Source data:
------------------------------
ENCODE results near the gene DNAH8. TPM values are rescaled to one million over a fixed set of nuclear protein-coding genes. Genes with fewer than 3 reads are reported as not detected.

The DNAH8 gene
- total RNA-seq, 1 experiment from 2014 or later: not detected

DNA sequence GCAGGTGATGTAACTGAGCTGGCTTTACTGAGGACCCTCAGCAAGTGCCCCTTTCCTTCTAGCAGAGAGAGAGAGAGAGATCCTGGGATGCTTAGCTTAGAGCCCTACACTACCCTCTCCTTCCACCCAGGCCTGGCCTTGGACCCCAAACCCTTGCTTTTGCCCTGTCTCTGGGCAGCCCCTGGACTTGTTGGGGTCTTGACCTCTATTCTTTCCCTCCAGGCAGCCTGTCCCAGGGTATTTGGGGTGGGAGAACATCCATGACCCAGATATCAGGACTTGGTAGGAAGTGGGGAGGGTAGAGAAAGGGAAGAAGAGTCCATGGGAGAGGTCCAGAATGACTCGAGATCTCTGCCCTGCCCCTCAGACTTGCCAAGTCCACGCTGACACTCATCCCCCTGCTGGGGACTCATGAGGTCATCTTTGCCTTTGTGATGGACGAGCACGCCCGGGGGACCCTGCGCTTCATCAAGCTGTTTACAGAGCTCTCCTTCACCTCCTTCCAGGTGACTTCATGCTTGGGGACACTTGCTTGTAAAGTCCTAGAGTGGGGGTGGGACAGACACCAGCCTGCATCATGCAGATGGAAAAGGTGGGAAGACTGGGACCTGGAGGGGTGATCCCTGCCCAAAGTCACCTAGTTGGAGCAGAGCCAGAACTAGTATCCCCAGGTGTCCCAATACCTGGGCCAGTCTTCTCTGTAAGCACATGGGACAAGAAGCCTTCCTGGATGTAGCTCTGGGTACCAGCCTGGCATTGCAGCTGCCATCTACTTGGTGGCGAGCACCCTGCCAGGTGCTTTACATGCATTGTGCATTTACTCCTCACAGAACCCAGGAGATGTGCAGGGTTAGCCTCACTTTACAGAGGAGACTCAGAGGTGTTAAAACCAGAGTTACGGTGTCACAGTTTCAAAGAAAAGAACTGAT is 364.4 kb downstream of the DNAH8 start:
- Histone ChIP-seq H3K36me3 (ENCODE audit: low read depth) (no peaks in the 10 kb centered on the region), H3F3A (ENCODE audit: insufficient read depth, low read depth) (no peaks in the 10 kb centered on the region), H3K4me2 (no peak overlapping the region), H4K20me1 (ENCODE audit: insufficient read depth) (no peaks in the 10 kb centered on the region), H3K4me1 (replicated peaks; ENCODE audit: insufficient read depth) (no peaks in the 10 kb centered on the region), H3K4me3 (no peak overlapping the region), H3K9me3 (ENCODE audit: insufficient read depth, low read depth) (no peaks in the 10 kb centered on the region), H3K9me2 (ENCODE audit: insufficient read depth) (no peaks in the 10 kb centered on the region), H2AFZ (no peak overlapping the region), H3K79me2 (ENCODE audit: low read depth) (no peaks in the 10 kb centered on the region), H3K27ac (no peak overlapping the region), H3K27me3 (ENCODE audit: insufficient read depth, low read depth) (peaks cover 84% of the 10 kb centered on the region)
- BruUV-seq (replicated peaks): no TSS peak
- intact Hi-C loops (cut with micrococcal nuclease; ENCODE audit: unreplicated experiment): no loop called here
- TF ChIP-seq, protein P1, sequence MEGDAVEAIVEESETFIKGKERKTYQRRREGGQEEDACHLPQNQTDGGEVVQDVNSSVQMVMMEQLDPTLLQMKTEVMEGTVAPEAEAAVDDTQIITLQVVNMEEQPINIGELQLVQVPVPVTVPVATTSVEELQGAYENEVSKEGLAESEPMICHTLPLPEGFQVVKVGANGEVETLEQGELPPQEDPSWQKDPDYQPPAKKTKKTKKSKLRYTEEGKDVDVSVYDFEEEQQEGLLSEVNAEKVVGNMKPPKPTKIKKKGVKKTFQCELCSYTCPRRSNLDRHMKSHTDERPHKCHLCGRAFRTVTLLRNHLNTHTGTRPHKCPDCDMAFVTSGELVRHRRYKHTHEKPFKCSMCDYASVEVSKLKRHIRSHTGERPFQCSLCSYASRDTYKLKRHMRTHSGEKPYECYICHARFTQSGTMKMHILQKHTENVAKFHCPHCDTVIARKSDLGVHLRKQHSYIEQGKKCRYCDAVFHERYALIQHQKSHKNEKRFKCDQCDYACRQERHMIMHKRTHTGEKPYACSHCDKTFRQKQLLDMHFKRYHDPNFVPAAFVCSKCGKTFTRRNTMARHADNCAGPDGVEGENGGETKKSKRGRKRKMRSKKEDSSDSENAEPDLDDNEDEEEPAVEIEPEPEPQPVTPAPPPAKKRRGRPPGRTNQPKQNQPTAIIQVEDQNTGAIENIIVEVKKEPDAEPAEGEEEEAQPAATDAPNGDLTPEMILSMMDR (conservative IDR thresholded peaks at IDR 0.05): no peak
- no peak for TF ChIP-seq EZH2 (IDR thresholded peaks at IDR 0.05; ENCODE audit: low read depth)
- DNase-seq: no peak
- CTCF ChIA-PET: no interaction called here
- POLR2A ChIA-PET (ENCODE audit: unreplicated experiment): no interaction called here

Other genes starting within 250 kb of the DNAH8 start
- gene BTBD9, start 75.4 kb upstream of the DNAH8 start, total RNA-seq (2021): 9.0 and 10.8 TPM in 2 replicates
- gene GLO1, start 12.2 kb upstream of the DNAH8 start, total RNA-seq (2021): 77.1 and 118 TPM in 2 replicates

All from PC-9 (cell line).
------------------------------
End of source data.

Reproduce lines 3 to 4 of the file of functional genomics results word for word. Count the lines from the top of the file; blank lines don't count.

- total RNA-seq, 1 experiment from 2014 or later: not detected

DNA sequence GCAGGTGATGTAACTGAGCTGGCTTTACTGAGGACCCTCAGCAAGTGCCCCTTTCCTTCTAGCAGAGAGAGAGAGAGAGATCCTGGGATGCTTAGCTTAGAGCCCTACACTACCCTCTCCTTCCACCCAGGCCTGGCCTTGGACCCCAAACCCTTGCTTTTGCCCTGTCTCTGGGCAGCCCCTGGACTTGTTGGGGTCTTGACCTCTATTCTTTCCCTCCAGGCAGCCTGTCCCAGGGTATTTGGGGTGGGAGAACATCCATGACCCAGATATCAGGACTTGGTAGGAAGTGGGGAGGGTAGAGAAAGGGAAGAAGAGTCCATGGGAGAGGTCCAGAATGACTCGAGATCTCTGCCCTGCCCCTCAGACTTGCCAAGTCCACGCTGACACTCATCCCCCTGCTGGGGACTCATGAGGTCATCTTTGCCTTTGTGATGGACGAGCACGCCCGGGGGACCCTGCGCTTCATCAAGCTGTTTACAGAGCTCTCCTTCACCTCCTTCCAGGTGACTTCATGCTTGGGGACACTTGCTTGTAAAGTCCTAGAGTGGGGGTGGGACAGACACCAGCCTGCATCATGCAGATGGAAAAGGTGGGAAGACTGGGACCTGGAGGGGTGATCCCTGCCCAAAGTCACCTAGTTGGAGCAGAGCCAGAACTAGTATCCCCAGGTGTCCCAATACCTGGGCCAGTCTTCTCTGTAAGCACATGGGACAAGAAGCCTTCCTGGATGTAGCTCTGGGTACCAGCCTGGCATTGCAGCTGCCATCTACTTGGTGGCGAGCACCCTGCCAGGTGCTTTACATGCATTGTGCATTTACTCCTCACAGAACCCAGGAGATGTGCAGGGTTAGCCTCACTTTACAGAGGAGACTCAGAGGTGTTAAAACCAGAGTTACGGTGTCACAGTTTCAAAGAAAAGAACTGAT is 364.4 kb downstream of the DNAH8 start: